Universal life insurance is a type of permanent life insurance. It allows for a greater degree of flexibility and often lower cost than whole life insurance, another popular type of permanent insurance. The flexibility extends to the amount of premiums paid, as well as their frequency; it allows a policyholder to change the death benefit as well as death benefit options (level or varying with cash value increases).
After the initial payment, a policyholder may vary the premium amount and frequency of payment, or even skip premium payment as long as there is enough cash value in the policy to cover the policy charges. Many universal life insurance policyholders opt to increase their premium payments in the early years, so as to potentially lower the premiums in later years.
The product is also more transparent than whole life insurance, in that policyholders can see exactly how the various policy elements (premiums, death benefit, mortality charges, interest, and expenses) interact. Unlike whole life insurance, the cash value, expense and mortality charges and pure insurance amounts are unbundled. This unbundling allows for a much greater degree of performance transparency.
However, this type of policy does carry some risk. The policy’s premium is not guaranteed – it is a projection based on an assumed interest rate and cost of insurance. If these assumptions are not met in the future, the policy might lapse, unless additional premium is paid into the policy to bring it up to speed.
As many Universal Life policyholders faced the potential of lapsed policies, the insurance companies knew they needed to create a policy that had more guarantees built in. To that end, insurance companies developed a version of universal life that had secondary guarantees added, where if certain minimum premium payments are made for a given period, the policy will remain in force for the guarantee period even if the cash value drops to zero. These policies are commonly referred to as No-Lapse Universal Life or Guaranteed Universal Life Insurance.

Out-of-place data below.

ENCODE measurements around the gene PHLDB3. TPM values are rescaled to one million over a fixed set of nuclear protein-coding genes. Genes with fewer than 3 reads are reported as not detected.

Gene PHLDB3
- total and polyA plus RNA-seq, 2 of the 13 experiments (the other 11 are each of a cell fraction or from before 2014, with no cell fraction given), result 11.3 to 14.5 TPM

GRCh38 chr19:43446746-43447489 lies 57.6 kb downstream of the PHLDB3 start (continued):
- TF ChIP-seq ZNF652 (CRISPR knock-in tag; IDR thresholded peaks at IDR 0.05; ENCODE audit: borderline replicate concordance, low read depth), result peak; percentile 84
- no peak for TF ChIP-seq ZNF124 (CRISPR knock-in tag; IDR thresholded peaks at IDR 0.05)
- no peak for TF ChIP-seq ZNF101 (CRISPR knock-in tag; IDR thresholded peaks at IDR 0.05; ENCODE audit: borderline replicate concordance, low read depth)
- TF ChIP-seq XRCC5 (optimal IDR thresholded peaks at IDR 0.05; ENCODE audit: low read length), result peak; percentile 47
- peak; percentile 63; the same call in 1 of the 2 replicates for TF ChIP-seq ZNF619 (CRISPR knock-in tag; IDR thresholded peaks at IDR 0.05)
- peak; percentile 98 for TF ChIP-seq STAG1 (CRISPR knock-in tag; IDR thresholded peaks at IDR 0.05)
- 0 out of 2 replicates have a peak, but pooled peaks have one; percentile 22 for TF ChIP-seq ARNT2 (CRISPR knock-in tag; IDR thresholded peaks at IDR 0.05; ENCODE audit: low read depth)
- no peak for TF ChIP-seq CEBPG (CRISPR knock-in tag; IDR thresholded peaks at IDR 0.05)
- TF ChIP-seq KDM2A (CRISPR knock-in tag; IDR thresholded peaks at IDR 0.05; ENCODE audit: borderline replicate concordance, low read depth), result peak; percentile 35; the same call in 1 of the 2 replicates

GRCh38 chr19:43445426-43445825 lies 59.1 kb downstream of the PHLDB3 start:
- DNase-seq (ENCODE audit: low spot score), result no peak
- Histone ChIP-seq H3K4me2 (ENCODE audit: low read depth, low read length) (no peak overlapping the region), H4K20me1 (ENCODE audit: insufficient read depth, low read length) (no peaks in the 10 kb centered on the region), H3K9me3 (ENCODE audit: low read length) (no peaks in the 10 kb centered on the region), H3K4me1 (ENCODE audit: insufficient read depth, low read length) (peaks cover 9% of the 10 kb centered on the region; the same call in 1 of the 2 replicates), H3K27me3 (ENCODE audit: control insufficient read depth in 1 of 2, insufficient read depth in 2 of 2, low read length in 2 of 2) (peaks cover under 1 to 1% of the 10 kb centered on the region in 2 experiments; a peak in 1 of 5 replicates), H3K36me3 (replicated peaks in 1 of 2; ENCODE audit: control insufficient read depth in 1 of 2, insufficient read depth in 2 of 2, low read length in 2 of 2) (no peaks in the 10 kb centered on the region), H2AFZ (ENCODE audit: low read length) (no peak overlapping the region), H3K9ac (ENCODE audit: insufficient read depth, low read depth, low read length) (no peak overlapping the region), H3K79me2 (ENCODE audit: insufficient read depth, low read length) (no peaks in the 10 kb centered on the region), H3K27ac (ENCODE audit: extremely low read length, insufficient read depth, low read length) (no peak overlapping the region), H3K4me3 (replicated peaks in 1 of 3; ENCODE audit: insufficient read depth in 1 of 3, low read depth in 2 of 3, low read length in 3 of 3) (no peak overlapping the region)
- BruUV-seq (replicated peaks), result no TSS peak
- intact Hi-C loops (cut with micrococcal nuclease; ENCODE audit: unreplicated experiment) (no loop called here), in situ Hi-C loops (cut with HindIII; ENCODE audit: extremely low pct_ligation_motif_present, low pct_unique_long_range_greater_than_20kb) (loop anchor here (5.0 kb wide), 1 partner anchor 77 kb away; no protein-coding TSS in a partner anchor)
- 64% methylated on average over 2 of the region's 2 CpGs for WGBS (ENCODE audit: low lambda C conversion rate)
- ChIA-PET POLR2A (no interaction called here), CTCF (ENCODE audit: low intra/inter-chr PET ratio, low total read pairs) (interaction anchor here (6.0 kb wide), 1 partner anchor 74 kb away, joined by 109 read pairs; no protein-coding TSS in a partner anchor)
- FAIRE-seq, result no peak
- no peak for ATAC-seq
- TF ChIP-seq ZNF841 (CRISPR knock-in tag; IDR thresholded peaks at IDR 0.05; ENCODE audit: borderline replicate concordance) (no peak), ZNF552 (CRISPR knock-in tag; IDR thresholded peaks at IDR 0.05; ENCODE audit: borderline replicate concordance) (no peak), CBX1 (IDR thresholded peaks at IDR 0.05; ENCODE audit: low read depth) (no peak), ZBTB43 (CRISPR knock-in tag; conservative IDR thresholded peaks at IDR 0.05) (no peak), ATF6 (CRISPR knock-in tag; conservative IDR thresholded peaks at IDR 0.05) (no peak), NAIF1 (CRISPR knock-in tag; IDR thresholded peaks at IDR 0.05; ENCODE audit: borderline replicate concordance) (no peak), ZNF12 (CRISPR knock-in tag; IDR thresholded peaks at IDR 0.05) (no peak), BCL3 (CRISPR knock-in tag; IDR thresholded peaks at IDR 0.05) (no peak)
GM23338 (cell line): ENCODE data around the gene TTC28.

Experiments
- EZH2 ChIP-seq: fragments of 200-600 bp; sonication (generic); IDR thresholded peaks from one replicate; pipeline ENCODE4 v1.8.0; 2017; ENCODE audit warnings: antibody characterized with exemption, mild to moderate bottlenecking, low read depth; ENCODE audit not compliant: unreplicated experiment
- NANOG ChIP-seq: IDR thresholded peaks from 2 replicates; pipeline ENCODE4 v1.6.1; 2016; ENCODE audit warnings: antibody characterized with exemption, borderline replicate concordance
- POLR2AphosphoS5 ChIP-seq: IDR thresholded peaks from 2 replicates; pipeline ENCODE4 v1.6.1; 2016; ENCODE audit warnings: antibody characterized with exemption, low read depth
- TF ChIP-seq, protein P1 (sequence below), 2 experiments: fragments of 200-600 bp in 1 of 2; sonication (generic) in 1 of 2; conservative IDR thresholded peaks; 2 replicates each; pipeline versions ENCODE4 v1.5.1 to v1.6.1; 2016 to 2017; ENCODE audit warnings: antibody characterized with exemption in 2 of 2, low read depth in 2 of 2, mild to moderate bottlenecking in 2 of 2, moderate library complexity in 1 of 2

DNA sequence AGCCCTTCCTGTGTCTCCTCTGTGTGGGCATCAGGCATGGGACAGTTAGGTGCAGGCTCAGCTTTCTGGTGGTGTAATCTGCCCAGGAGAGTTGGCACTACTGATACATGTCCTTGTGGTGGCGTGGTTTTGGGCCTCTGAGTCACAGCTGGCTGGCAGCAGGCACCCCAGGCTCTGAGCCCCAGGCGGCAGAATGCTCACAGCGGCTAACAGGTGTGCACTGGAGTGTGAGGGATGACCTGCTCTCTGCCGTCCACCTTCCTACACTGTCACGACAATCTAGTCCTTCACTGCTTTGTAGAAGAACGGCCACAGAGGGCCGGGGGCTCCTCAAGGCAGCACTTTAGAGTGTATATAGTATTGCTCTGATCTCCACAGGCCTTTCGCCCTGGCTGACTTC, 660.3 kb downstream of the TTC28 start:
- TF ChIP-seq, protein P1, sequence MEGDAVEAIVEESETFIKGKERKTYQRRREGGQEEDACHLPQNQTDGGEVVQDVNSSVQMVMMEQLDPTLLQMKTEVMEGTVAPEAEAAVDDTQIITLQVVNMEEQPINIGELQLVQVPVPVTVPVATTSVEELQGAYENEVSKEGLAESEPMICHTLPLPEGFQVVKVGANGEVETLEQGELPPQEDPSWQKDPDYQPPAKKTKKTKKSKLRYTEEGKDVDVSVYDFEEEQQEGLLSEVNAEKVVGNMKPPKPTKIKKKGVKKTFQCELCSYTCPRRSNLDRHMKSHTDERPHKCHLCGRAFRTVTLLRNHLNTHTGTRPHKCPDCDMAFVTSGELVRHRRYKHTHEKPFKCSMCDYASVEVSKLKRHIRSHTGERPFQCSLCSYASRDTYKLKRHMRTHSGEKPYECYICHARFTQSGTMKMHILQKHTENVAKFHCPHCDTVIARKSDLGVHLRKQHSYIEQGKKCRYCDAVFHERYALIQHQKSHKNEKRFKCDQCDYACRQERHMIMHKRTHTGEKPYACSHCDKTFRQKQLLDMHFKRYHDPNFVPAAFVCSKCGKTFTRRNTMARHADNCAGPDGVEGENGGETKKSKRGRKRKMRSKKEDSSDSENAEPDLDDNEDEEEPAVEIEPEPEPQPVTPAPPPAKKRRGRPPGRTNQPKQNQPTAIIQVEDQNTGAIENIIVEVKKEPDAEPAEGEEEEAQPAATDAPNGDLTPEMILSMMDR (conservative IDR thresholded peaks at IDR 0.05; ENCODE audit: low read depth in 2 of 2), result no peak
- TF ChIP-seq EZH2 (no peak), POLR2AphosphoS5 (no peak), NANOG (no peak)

One of the key features of this type of policy is the guaranteed death benefit available at an affordable premium rate. While these policies are often a good choice for those wanting low-cost permanent protection, there are some risks involved. It’s important to note that any of the following changes can affect the length or existence of the lapse protection guarantee:
Universal life insurance, with or without lapse protection might be a good fit for your long-term life insurance needs. Before purchasing this type of policy, we advise you to speak to an experienced life insurance professional. If you would like to discuss these or other options with us, feel free to Contact Us any time.
My apologies for the title of this post, but I wanted to get the attention of those of you who have procrastinated with getting a life insurance policy. Some of you know it’s something you need to do and “will get around to it someday,” while others have started the … Continue reading Letter to a (Dead) ProcrastinatorRead More
3 Most Common Reasons for Canceling a Life Insurance Policy Just as the name implies, life insurance is usually for life. After all, the policyholder’s family will only receive the death benefits when the policyholder passes away. So why would anyone cancel a life insurance policy prematurely? Individuals usually sign … Continue reading When is it appropriate to cancel a life insurance policy?Read More
Regardless of whether or not you’ve ever shopped for life insurance, you’re still probably aware of the fact that your health can have a major impact on how much you pay each month in life insurance premiums. But while it’s common knowledge that chronic conditions like cancer and diabetes, and … Continue reading Surprising, Yet Common, Health Conditions that Affect Life Insurance RatesRead More